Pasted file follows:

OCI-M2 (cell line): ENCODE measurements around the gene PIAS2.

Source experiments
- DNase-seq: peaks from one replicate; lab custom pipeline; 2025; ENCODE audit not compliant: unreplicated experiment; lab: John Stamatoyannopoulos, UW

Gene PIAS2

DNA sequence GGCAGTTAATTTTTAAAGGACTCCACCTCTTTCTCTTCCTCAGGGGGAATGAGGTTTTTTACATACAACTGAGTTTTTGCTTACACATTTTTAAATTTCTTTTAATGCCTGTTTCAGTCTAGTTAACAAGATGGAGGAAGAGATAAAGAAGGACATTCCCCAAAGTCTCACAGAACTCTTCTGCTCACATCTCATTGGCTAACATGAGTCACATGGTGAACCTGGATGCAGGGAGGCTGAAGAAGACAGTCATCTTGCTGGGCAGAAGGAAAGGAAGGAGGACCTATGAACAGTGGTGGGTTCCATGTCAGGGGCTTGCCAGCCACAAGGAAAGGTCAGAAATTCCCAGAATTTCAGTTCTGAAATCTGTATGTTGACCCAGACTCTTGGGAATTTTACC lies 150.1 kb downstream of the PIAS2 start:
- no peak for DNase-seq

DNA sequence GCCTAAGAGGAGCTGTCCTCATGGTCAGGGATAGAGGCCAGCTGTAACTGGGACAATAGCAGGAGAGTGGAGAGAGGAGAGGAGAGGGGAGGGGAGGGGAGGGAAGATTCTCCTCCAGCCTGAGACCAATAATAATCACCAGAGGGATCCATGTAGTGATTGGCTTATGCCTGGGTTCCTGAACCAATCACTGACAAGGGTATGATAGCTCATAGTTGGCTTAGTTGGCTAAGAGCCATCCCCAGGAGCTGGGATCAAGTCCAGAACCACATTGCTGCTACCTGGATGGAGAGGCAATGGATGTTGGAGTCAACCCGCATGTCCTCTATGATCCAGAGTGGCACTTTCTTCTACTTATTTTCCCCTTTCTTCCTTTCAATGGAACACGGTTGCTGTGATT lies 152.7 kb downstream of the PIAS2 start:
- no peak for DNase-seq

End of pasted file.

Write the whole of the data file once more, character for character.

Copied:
OCI-M2 (cell line): ENCODE measurements around the gene PIAS2.

Source experiments
- DNase-seq: peaks from one replicate; lab custom pipeline; 2025; ENCODE audit not compliant: unreplicated experiment; lab: John Stamatoyannopoulos, UW

Gene PIAS2

DNA sequence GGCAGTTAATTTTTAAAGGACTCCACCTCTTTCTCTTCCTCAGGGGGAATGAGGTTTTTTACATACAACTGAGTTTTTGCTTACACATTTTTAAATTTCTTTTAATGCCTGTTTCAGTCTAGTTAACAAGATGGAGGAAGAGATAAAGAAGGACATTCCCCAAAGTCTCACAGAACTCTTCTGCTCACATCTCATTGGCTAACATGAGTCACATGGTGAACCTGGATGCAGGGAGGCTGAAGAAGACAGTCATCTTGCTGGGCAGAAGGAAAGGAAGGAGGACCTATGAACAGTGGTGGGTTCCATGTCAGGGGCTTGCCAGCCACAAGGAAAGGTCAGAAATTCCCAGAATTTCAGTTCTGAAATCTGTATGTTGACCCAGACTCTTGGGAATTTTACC lies 150.1 kb downstream of the PIAS2 start:
- no peak for DNase-seq

DNA sequence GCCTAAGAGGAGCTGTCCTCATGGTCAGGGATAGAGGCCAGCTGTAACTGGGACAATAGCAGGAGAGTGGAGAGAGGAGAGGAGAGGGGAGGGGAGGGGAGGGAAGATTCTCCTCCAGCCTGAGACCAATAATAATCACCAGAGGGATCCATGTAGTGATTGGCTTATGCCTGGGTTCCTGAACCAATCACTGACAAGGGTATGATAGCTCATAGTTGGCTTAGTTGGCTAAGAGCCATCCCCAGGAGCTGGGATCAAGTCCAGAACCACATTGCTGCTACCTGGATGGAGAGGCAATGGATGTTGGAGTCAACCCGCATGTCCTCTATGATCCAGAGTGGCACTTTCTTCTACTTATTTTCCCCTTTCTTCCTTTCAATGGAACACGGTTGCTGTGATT lies 152.7 kb downstream of the PIAS2 start:
- no peak for DNase-seq